von Kempelen’s chess-playing Turk (left) was unmasked as a fraud concealing a midget by, among others, Edgar Allan Poe in 1836. The real thing (right): chess world champion Garry Kasparov losing the 1997 match to IBM’s Deep Blue. So is Amazon's Mechanical Turk fraud, virtual sweatshop, or online entertainment for the alienated? (Images: Scientific American and Forbes)
Brad DeLong has a rather interesting piece at Project Syndicate called “Marx and the Mechanical Turk” about technical change and the declining share and reduced employment of labor, a topic a large number of people have been chiming in on lately, and which I hope to come back to in a later post.
This is not a new issue at all in modern economics, going back at least as far as David Ricardo’s chapter “On Machinery” added to the third edition of his Principles of Political Economy and Taxation (1821), undoubtedly a big inspiration for Marx’s own thinking on this question. In popular culture it is even older—think of the Golem, the Sorcerer’s Apprentice, Don Quixote’s jousting against windmills, or Mary Shelley’s Frankenstein.
And worker’s resistance to labor-saving machinery also goes back much further than the Luddites (1811)—already in the Middle Ages the new spinning wheel (which, by the way, nearly tripled labor productivity over hand spindles) led to riots, arson and prohibitions, as did Hargreaves' spinning jenny (1764), Arkwright’s water frame (1769) and Cartwright’s power loom (1800). Why this resistance quickly relented and even tipped over into outright enthusiasm, even among workers, at least in England, is an interesting question I’ve been meaning to write up for several years now, and is at the heart of the intimate relationship between the Industrial Revolution and Globalization.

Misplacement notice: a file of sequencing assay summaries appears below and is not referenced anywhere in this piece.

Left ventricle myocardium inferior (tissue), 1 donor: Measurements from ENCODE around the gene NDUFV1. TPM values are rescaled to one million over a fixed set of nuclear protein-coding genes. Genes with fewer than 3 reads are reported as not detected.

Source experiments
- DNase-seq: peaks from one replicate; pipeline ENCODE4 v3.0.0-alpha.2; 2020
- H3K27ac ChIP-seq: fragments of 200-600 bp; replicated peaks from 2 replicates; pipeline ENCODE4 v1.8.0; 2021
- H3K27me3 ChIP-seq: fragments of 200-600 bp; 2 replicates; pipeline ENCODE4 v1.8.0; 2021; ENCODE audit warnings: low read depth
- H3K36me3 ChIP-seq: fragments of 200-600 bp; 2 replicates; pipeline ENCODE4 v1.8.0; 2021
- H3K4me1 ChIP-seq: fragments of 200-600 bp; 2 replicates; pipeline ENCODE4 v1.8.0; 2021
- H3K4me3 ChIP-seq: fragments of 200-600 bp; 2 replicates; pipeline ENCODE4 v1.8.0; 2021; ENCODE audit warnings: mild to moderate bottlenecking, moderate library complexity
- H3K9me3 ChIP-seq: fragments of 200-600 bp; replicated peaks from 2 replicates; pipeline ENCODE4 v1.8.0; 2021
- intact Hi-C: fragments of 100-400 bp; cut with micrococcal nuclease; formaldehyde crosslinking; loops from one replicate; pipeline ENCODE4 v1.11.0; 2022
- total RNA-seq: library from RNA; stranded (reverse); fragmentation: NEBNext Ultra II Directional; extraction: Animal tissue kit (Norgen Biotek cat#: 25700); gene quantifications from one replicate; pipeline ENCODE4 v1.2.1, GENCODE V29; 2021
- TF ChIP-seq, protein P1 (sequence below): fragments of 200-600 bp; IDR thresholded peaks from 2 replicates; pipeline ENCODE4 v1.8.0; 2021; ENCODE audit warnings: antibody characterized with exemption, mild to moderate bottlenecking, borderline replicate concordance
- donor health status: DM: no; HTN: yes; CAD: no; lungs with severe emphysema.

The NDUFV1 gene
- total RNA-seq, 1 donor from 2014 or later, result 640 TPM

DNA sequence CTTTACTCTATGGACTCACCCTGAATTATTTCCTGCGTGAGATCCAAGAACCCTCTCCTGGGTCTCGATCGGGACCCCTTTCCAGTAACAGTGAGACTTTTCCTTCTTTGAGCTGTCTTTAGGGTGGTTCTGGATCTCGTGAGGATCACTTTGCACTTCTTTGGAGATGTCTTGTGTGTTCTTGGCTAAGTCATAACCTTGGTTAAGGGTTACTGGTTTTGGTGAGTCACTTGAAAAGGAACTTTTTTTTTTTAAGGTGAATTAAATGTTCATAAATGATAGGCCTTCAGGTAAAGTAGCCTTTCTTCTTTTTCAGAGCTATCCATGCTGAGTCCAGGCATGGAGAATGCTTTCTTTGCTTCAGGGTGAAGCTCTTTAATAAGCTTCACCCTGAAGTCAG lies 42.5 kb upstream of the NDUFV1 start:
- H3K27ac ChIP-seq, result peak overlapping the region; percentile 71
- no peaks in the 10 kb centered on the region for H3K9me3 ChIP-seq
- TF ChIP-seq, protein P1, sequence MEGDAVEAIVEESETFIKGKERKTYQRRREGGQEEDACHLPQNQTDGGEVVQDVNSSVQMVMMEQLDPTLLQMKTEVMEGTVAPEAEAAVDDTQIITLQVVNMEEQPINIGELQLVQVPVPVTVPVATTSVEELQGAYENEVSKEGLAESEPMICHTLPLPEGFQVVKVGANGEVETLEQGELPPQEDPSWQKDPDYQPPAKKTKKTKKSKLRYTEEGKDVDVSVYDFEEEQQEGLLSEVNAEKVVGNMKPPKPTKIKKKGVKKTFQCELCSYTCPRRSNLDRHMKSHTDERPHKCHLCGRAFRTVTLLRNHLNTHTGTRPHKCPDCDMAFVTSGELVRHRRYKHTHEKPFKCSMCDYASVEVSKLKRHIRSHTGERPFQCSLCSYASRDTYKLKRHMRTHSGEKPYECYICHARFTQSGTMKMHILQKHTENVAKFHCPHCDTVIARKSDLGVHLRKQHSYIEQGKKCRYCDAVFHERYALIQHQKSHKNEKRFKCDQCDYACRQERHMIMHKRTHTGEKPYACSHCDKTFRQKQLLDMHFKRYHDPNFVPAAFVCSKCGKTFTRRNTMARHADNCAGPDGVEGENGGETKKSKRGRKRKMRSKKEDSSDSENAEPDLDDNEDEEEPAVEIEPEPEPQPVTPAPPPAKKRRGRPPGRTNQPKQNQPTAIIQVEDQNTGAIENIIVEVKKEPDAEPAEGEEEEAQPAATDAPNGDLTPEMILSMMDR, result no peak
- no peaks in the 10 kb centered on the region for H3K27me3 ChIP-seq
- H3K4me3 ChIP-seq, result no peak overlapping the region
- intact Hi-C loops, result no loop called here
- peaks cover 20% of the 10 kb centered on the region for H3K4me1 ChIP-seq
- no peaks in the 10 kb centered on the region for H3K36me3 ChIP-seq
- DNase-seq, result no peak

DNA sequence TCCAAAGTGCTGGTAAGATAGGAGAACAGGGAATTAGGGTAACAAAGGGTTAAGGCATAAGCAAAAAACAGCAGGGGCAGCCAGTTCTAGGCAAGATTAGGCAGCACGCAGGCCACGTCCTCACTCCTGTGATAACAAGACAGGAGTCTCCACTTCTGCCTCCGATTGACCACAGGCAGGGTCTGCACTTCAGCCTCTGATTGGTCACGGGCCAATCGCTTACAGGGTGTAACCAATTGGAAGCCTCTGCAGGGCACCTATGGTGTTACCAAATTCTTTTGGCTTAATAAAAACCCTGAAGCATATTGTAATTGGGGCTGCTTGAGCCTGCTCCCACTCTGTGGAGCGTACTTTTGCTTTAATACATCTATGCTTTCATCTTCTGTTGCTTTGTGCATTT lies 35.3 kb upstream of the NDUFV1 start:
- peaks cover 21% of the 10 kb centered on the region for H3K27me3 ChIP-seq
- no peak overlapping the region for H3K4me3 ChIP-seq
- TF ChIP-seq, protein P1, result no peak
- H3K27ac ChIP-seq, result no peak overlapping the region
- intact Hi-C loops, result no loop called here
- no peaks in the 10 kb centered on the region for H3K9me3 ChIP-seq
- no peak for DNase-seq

Back to Brad DeLong. He claims that while Marx got it completely wrong about wages and increasing mechanization (i.e., that eventually—though certainly not at the beginning of the Industrial Revolution—real wages rose in step with labor productivity so that the labor share was constant instead of falling), the nature of technical change is now such that this may change. Why? Because, he argues,
The coming of the Industrial Revolution – the steam engine to generate power and metalworking to build machinery – greatly reduced the need for human muscles and fingers. But it enormously increased the need for human eye-ear-brain-hand-mouth loops in both blue-collar and white-collar occupations.Unfortunately, from the perspective of history of technology, this is totally false and ahistorical, and completely misses what compensated for the labor-saving nature of the new technology, namely corresponding increases in output and shifts in demand to less productive sectors (e.g., services), as well as labor bargaining power for higher wages. “Building the skill into the machine” has characterized modern machine design almost from the beginning (Daniel J. Boorstin cites Berthoud’s fully automatic clockmaking fusée of 1763 as one of the earliest examples—see his The Discoverers, p. 66).